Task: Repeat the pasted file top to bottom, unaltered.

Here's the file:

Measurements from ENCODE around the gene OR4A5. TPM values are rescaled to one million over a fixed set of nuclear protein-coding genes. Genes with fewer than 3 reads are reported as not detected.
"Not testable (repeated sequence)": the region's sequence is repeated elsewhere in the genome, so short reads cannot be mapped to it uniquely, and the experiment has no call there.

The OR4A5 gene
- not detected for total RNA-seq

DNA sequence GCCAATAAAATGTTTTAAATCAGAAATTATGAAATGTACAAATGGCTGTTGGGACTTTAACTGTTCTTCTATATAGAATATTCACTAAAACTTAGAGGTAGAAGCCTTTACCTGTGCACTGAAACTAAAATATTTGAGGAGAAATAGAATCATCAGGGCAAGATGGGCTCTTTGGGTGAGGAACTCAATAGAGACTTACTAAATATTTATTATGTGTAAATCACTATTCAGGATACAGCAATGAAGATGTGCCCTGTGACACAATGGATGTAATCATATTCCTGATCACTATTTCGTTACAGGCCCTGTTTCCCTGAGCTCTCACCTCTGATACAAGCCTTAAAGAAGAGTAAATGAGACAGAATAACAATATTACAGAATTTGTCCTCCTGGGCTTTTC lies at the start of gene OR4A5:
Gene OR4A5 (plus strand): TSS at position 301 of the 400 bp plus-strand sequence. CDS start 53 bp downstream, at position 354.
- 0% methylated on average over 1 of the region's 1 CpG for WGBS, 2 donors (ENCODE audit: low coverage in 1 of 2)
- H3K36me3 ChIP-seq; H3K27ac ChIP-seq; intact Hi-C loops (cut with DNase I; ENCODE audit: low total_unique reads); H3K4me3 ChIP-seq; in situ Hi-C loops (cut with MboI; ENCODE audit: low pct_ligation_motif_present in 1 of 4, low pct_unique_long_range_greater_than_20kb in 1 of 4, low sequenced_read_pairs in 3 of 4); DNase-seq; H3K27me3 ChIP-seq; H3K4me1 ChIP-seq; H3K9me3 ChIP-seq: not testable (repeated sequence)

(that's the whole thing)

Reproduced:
Measurements from ENCODE around the gene OR4A5. TPM values are rescaled to one million over a fixed set of nuclear protein-coding genes. Genes with fewer than 3 reads are reported as not detected.
"Not testable (repeated sequence)": the region's sequence is repeated elsewhere in the genome, so short reads cannot be mapped to it uniquely, and the experiment has no call there.

The OR4A5 gene
- not detected for total RNA-seq

DNA sequence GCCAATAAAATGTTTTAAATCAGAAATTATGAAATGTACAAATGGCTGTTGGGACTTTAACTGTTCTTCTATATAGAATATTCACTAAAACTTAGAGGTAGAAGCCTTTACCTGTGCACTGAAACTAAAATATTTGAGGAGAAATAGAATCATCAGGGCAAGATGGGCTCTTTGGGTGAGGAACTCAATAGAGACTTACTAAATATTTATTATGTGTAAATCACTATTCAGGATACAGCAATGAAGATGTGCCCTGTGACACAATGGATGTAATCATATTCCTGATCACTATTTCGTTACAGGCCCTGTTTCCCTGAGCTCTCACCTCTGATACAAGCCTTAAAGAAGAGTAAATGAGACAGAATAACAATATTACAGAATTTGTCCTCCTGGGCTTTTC lies at the start of gene OR4A5:
Gene OR4A5 (plus strand): TSS at position 301 of the 400 bp plus-strand sequence. CDS start 53 bp downstream, at position 354.
- 0% methylated on average over 1 of the region's 1 CpG for WGBS, 2 donors (ENCODE audit: low coverage in 1 of 2)
- H3K36me3 ChIP-seq; H3K27ac ChIP-seq; intact Hi-C loops (cut with DNase I; ENCODE audit: low total_unique reads); H3K4me3 ChIP-seq; in situ Hi-C loops (cut with MboI; ENCODE audit: low pct_ligation_motif_present in 1 of 4, low pct_unique_long_range_greater_than_20kb in 1 of 4, low sequenced_read_pairs in 3 of 4); DNase-seq; H3K27me3 ChIP-seq; H3K4me1 ChIP-seq; H3K9me3 ChIP-seq: not testable (repeated sequence)